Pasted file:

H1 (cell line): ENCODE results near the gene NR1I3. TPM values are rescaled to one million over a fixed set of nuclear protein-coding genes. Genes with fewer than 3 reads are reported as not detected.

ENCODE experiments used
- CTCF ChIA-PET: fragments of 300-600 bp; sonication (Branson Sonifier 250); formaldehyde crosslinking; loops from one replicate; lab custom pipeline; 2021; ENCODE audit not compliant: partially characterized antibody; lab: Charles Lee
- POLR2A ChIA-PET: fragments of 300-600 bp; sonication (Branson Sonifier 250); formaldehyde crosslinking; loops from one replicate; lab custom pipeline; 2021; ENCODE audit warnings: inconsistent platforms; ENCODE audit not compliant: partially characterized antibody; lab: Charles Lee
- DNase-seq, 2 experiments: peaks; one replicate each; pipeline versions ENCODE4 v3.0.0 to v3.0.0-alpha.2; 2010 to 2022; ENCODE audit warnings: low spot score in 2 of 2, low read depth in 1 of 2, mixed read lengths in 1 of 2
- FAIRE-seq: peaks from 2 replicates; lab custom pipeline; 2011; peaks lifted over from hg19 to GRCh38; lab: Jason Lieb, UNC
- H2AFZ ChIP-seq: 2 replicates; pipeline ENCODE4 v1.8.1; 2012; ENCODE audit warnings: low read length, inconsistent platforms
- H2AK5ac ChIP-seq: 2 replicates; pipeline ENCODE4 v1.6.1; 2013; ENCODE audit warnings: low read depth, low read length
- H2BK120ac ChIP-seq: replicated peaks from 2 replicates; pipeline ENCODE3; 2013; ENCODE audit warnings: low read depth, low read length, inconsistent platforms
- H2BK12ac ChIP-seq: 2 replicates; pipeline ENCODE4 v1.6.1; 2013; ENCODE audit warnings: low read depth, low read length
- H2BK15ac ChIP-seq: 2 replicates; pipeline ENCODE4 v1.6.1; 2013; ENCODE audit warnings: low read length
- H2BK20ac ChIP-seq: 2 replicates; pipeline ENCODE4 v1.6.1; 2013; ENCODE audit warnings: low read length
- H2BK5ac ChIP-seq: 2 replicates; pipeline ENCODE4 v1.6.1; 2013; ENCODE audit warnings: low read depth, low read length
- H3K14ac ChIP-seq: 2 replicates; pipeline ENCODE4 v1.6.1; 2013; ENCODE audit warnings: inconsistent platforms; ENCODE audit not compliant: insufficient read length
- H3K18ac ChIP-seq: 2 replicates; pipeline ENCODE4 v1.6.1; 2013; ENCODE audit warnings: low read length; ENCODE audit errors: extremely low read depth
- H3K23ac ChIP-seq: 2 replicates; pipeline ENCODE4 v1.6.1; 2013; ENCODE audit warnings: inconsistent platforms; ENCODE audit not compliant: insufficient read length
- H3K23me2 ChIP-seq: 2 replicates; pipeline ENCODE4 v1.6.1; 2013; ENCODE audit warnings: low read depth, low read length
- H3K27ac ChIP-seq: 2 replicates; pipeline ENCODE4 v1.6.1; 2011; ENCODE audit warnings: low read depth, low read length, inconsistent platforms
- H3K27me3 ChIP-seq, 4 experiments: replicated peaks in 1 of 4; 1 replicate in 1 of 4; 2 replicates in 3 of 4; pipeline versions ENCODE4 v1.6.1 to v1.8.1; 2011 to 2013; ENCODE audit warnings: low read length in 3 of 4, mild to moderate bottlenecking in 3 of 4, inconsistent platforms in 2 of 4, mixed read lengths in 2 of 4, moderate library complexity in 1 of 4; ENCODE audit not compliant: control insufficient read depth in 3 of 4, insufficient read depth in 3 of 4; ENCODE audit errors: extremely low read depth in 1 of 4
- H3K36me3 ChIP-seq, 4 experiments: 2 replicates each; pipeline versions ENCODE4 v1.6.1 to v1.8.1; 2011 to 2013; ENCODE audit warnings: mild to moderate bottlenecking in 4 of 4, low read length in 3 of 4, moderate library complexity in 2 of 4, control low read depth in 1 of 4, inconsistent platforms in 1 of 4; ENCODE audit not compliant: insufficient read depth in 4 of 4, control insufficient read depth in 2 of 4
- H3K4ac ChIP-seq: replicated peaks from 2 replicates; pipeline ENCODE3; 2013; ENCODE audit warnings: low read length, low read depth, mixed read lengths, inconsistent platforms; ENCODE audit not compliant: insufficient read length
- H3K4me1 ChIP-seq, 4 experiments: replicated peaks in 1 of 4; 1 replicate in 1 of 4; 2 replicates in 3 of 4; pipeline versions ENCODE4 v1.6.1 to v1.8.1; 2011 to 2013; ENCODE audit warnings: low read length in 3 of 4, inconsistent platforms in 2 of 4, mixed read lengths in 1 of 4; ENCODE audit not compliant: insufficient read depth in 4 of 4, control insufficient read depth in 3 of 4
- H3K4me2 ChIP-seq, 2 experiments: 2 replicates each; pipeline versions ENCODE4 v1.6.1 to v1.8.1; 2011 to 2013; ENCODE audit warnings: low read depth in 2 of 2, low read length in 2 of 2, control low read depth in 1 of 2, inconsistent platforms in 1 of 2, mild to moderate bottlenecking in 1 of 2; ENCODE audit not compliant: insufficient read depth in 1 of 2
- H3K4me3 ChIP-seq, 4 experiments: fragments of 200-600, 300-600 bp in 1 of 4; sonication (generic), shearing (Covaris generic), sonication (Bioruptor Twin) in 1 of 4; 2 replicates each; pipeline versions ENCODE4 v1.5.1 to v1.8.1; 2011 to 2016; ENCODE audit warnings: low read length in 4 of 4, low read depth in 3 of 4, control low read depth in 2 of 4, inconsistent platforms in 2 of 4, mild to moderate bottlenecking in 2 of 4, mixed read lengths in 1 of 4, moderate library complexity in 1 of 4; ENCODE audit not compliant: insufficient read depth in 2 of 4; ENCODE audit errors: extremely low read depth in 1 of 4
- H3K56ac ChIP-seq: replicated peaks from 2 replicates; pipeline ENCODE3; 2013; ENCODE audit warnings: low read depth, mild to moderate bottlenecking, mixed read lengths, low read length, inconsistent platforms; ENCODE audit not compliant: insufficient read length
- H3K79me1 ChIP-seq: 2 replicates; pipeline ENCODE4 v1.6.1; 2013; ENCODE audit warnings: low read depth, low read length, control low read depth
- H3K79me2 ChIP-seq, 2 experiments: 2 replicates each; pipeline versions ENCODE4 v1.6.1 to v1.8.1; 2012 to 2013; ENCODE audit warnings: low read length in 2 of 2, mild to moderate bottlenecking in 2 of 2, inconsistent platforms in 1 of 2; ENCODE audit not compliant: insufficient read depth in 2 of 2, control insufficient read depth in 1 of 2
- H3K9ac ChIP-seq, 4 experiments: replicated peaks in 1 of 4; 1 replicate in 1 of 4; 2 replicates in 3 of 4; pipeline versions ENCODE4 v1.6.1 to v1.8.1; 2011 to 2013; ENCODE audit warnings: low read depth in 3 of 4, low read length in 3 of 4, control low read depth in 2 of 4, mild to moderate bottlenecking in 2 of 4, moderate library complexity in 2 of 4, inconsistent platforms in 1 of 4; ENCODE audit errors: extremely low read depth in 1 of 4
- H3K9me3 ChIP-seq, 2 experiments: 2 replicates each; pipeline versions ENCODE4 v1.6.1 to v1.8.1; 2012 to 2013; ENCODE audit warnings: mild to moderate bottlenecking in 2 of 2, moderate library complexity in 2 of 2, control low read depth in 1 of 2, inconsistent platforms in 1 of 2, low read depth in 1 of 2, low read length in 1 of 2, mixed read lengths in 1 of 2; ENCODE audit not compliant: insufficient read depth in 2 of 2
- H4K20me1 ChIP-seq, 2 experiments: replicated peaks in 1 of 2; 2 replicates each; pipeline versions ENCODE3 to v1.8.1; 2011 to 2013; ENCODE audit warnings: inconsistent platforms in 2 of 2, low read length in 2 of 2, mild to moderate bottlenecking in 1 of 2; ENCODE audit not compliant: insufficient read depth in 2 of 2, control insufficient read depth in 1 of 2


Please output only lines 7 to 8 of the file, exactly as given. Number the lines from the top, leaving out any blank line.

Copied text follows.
- H2AFZ ChIP-seq: 2 replicates; pipeline ENCODE4 v1.8.1; 2012; ENCODE audit warnings: low read length, inconsistent platforms
- H2AK5ac ChIP-seq: 2 replicates; pipeline ENCODE4 v1.6.1; 2013; ENCODE audit warnings: low read depth, low read length